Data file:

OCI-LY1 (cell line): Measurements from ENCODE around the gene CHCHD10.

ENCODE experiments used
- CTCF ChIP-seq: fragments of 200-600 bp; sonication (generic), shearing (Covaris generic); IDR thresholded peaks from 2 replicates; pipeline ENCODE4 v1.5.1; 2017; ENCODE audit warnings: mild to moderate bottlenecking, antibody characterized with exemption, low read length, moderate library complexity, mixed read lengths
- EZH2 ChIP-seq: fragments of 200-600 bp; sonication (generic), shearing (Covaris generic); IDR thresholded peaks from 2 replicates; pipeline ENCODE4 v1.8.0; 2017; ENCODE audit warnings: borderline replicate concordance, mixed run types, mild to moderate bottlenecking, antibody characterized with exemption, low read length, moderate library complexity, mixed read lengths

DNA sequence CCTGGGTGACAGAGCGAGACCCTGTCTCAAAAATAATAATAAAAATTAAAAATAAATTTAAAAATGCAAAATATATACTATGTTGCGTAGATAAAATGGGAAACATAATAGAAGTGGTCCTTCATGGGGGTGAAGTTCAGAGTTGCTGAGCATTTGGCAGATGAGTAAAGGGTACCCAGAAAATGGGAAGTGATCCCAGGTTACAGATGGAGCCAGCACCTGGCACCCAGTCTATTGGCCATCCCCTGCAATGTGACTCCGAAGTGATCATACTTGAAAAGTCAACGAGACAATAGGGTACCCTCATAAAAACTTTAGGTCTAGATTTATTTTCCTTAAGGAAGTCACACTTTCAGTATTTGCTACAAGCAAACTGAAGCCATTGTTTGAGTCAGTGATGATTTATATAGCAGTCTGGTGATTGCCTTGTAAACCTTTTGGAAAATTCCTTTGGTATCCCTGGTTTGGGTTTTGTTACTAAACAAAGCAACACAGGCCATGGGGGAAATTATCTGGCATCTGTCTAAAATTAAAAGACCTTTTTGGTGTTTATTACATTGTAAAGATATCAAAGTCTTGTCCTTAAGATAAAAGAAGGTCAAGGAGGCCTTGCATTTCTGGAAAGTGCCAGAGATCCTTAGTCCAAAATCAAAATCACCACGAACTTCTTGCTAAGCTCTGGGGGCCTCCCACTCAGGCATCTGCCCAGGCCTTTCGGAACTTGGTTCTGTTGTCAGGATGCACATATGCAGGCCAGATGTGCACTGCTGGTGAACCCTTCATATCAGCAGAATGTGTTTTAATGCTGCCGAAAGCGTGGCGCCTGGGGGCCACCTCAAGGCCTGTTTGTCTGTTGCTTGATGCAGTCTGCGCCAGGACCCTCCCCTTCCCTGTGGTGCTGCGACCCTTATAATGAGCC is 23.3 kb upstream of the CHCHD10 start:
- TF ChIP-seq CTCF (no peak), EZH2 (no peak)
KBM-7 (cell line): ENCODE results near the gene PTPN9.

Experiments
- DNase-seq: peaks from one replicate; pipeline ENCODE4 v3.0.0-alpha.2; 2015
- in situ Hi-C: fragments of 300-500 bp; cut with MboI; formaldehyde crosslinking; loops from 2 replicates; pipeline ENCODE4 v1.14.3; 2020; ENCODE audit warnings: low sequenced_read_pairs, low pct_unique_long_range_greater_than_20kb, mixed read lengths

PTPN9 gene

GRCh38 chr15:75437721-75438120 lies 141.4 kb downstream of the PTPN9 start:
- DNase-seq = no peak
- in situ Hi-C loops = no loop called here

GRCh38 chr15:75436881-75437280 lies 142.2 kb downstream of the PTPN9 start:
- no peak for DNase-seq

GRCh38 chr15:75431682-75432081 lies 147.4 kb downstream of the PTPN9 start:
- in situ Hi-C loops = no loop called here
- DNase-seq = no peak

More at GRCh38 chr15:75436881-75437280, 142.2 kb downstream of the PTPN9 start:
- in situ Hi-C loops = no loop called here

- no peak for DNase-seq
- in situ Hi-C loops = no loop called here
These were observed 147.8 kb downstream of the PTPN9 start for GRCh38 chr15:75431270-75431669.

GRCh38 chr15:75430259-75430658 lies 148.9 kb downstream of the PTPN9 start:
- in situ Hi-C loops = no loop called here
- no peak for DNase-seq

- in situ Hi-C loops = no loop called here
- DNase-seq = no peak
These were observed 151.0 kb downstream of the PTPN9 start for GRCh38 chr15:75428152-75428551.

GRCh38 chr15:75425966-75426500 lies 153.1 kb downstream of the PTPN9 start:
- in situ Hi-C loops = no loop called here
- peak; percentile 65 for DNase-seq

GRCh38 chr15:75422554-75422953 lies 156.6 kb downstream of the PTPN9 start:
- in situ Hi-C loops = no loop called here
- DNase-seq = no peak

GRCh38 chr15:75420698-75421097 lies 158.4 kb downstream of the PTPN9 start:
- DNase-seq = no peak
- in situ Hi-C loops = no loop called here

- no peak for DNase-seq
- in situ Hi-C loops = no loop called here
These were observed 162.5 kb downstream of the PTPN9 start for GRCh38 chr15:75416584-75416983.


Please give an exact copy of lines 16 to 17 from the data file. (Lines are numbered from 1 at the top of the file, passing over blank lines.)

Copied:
- no peak for DNase-seq

GRCh38 chr15:75431682-75432081 lies 147.4 kb downstream of the PTPN9 start: